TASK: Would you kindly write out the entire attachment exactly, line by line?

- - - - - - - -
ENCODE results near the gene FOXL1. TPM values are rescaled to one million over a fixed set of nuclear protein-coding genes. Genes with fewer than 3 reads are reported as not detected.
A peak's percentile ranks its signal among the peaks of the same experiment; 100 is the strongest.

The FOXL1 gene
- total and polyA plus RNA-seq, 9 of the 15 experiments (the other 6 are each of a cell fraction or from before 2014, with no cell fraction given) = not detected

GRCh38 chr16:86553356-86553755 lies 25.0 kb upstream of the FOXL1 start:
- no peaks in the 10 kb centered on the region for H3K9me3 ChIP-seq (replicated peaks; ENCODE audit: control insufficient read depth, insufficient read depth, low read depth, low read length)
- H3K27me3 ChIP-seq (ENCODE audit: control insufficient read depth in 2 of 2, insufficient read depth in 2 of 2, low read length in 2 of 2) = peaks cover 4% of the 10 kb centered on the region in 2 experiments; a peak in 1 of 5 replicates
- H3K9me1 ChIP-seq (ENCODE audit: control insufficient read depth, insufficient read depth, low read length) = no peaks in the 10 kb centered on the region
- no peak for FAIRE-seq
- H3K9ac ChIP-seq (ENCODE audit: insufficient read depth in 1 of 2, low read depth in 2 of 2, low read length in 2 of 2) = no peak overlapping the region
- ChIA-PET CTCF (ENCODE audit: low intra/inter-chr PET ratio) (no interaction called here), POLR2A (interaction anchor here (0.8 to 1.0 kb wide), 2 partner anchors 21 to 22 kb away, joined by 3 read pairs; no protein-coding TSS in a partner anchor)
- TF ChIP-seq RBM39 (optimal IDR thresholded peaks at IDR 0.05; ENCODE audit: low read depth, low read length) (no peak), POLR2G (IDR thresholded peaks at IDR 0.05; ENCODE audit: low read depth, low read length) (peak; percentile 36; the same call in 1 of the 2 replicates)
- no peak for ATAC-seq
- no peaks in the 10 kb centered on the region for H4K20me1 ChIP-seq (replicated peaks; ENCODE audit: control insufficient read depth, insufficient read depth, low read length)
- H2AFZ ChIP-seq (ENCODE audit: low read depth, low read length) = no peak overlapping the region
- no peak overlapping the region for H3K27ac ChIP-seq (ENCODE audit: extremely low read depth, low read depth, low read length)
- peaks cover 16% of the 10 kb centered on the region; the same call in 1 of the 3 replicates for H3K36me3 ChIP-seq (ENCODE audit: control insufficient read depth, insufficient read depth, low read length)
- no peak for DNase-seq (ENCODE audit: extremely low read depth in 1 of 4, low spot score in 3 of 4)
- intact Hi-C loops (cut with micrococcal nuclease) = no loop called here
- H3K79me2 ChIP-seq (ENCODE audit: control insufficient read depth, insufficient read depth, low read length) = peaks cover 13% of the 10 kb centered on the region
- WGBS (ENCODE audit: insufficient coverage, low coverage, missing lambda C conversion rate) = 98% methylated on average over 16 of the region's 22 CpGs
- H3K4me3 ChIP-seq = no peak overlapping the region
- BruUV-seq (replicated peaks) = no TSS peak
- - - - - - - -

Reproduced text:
ENCODE results near the gene FOXL1. TPM values are rescaled to one million over a fixed set of nuclear protein-coding genes. Genes with fewer than 3 reads are reported as not detected.
A peak's percentile ranks its signal among the peaks of the same experiment; 100 is the strongest.

The FOXL1 gene
- total and polyA plus RNA-seq, 9 of the 15 experiments (the other 6 are each of a cell fraction or from before 2014, with no cell fraction given) = not detected

GRCh38 chr16:86553356-86553755 lies 25.0 kb upstream of the FOXL1 start:
- no peaks in the 10 kb centered on the region for H3K9me3 ChIP-seq (replicated peaks; ENCODE audit: control insufficient read depth, insufficient read depth, low read depth, low read length)
- H3K27me3 ChIP-seq (ENCODE audit: control insufficient read depth in 2 of 2, insufficient read depth in 2 of 2, low read length in 2 of 2) = peaks cover 4% of the 10 kb centered on the region in 2 experiments; a peak in 1 of 5 replicates
- H3K9me1 ChIP-seq (ENCODE audit: control insufficient read depth, insufficient read depth, low read length) = no peaks in the 10 kb centered on the region
- no peak for FAIRE-seq
- H3K9ac ChIP-seq (ENCODE audit: insufficient read depth in 1 of 2, low read depth in 2 of 2, low read length in 2 of 2) = no peak overlapping the region
- ChIA-PET CTCF (ENCODE audit: low intra/inter-chr PET ratio) (no interaction called here), POLR2A (interaction anchor here (0.8 to 1.0 kb wide), 2 partner anchors 21 to 22 kb away, joined by 3 read pairs; no protein-coding TSS in a partner anchor)
- TF ChIP-seq RBM39 (optimal IDR thresholded peaks at IDR 0.05; ENCODE audit: low read depth, low read length) (no peak), POLR2G (IDR thresholded peaks at IDR 0.05; ENCODE audit: low read depth, low read length) (peak; percentile 36; the same call in 1 of the 2 replicates)
- no peak for ATAC-seq
- no peaks in the 10 kb centered on the region for H4K20me1 ChIP-seq (replicated peaks; ENCODE audit: control insufficient read depth, insufficient read depth, low read length)
- H2AFZ ChIP-seq (ENCODE audit: low read depth, low read length) = no peak overlapping the region
- no peak overlapping the region for H3K27ac ChIP-seq (ENCODE audit: extremely low read depth, low read depth, low read length)
- peaks cover 16% of the 10 kb centered on the region; the same call in 1 of the 3 replicates for H3K36me3 ChIP-seq (ENCODE audit: control insufficient read depth, insufficient read depth, low read length)
- no peak for DNase-seq (ENCODE audit: extremely low read depth in 1 of 4, low spot score in 3 of 4)
- intact Hi-C loops (cut with micrococcal nuclease) = no loop called here
- H3K79me2 ChIP-seq (ENCODE audit: control insufficient read depth, insufficient read depth, low read length) = peaks cover 13% of the 10 kb centered on the region
- WGBS (ENCODE audit: insufficient coverage, low coverage, missing lambda C conversion rate) = 98% methylated on average over 16 of the region's 22 CpGs
- H3K4me3 ChIP-seq = no peak overlapping the region
- BruUV-seq (replicated peaks) = no TSS peak